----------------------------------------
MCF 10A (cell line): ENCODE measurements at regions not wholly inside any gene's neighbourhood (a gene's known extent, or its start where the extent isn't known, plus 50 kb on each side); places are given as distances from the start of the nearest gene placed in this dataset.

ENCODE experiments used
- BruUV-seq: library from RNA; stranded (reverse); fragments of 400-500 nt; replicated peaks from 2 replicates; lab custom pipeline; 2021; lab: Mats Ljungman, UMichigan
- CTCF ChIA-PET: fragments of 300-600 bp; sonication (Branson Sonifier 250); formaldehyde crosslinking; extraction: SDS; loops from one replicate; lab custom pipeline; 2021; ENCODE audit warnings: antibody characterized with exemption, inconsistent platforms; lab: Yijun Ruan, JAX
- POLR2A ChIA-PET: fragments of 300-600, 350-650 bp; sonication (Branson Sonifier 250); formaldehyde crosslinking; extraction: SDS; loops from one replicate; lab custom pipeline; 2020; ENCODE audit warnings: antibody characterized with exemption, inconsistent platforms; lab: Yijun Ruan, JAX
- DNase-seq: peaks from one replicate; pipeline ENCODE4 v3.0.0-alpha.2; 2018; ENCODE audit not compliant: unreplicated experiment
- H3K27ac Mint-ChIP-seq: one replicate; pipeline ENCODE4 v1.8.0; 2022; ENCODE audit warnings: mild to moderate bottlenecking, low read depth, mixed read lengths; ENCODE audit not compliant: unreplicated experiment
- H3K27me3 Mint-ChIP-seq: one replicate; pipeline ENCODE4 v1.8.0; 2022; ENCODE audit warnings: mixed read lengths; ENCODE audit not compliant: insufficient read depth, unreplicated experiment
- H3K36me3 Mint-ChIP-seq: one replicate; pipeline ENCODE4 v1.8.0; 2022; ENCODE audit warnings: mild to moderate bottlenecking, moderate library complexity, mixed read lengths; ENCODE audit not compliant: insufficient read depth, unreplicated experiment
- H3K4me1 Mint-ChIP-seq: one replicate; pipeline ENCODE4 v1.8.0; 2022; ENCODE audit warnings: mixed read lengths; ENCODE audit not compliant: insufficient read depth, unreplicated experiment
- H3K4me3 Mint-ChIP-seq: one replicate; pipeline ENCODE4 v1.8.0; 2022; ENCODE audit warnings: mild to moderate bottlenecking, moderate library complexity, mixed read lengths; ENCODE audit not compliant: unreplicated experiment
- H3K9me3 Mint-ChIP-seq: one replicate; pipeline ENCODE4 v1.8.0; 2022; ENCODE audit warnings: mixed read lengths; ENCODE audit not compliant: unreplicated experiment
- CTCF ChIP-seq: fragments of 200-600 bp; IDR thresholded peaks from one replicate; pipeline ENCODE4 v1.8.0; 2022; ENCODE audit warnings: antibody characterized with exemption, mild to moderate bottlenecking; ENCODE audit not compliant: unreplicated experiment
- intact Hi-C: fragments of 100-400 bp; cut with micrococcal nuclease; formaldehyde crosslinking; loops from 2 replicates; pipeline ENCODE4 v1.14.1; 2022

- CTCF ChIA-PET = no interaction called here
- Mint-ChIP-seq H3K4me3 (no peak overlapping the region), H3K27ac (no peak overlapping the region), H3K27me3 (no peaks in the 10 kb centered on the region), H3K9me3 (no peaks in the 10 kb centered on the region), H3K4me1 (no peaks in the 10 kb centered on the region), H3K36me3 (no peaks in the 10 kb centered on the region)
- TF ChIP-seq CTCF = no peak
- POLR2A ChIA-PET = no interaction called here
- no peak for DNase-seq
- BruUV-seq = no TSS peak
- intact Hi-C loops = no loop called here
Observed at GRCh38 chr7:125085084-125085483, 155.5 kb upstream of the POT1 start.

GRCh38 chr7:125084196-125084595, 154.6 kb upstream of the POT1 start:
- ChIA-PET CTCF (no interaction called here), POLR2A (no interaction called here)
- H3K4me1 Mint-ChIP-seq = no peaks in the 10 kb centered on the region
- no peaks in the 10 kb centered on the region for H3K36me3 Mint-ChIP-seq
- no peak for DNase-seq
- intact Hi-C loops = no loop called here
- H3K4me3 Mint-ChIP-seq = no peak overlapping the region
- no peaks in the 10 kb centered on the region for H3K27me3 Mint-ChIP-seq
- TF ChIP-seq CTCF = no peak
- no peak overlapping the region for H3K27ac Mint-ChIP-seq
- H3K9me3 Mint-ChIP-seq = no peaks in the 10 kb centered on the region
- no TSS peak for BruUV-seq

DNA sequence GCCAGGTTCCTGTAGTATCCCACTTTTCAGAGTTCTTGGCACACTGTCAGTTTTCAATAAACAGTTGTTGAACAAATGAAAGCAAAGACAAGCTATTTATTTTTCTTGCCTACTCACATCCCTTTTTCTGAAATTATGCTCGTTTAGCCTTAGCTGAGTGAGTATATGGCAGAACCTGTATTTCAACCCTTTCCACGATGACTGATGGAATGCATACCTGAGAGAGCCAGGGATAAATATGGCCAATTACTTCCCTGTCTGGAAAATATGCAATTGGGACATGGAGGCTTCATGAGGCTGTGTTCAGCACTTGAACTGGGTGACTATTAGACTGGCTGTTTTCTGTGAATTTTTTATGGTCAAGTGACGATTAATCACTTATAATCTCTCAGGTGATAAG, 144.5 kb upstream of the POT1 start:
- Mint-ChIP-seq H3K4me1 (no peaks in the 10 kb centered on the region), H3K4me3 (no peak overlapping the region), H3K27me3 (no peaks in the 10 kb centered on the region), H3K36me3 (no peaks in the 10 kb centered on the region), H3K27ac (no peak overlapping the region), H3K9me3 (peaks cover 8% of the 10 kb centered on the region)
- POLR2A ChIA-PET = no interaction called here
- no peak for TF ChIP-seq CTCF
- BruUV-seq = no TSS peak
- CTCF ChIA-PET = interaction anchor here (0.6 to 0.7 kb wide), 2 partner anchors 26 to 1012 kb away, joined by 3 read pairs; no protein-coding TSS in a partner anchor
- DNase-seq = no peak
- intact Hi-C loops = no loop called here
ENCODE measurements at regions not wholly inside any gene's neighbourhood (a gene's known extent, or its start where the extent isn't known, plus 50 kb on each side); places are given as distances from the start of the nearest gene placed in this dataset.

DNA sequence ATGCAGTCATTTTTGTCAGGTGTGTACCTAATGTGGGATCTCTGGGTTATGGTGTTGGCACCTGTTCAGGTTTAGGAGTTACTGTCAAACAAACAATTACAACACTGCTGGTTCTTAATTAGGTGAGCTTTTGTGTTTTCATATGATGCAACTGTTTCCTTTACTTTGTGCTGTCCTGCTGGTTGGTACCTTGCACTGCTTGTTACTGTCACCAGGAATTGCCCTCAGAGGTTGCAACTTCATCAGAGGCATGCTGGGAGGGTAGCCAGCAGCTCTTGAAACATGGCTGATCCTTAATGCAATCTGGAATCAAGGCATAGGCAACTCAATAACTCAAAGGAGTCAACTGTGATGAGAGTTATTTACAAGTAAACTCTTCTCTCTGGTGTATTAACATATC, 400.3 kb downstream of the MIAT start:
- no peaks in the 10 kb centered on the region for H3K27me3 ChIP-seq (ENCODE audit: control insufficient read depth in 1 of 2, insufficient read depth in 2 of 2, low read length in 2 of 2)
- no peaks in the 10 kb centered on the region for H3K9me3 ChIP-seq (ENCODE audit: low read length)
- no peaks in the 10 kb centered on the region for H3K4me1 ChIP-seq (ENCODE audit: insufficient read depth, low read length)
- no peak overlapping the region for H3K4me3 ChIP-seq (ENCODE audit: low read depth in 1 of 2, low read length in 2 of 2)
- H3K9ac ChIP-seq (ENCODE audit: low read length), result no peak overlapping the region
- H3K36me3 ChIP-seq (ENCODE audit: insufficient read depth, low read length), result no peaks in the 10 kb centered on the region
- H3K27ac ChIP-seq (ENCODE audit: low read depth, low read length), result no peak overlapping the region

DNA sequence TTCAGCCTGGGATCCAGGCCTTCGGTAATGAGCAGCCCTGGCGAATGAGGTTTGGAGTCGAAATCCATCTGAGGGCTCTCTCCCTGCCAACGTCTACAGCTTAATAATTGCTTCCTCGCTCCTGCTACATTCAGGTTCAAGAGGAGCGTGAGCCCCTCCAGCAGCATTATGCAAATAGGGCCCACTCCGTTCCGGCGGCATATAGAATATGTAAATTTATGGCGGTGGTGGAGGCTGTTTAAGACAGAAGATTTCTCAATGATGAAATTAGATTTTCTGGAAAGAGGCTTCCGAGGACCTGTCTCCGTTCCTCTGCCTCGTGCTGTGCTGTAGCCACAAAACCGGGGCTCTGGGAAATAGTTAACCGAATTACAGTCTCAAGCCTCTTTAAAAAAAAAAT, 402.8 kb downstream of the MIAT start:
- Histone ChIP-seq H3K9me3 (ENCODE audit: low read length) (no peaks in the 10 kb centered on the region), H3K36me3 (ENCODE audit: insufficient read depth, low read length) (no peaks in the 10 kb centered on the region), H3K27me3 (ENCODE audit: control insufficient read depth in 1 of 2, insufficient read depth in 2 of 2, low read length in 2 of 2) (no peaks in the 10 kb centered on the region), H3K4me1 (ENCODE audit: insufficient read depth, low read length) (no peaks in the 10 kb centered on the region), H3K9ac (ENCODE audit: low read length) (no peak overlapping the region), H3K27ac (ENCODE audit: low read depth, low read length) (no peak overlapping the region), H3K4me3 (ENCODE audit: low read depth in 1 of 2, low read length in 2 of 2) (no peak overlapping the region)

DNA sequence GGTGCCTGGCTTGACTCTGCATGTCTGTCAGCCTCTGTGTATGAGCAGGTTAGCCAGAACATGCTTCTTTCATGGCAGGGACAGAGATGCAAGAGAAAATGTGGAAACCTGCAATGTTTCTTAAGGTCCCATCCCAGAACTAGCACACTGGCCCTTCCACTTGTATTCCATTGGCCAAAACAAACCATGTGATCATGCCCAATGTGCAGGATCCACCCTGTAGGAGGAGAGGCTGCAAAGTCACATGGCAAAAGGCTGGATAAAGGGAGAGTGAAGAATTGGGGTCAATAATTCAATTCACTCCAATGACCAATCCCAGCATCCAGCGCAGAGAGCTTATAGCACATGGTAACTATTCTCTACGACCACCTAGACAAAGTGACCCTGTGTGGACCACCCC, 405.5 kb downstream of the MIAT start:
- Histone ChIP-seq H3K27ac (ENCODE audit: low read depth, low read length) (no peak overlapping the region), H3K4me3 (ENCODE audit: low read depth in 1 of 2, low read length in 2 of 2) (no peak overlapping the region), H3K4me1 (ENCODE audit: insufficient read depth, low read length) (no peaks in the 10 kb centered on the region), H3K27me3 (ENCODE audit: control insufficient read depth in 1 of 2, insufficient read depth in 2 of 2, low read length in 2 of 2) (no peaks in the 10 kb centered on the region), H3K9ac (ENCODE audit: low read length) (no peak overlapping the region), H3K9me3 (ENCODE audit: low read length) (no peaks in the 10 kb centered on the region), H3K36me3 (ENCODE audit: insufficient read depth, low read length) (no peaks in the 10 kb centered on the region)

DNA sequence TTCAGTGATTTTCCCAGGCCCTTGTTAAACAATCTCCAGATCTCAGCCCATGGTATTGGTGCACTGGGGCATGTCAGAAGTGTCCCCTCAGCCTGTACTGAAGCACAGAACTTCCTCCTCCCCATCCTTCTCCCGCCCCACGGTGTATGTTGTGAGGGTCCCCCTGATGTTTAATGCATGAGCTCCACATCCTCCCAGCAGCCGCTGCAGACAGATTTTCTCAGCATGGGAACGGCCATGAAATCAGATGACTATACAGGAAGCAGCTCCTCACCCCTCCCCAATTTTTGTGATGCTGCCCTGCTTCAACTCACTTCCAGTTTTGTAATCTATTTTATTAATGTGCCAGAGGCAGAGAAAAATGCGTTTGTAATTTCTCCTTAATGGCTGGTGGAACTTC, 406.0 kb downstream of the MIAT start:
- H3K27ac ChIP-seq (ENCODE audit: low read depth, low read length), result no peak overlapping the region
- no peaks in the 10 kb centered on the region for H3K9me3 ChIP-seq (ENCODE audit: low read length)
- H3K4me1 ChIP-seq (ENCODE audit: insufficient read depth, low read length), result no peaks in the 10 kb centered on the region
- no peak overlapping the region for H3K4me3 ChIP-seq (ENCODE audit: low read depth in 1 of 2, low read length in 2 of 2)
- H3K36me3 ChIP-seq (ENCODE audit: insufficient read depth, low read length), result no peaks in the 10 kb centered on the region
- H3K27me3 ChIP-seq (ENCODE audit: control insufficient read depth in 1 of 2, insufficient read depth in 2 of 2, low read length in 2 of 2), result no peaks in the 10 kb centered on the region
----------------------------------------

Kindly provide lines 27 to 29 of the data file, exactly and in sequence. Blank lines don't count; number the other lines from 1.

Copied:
- no peak for DNase-seq
- intact Hi-C loops = no loop called here
- H3K4me3 Mint-ChIP-seq = no peak overlapping the region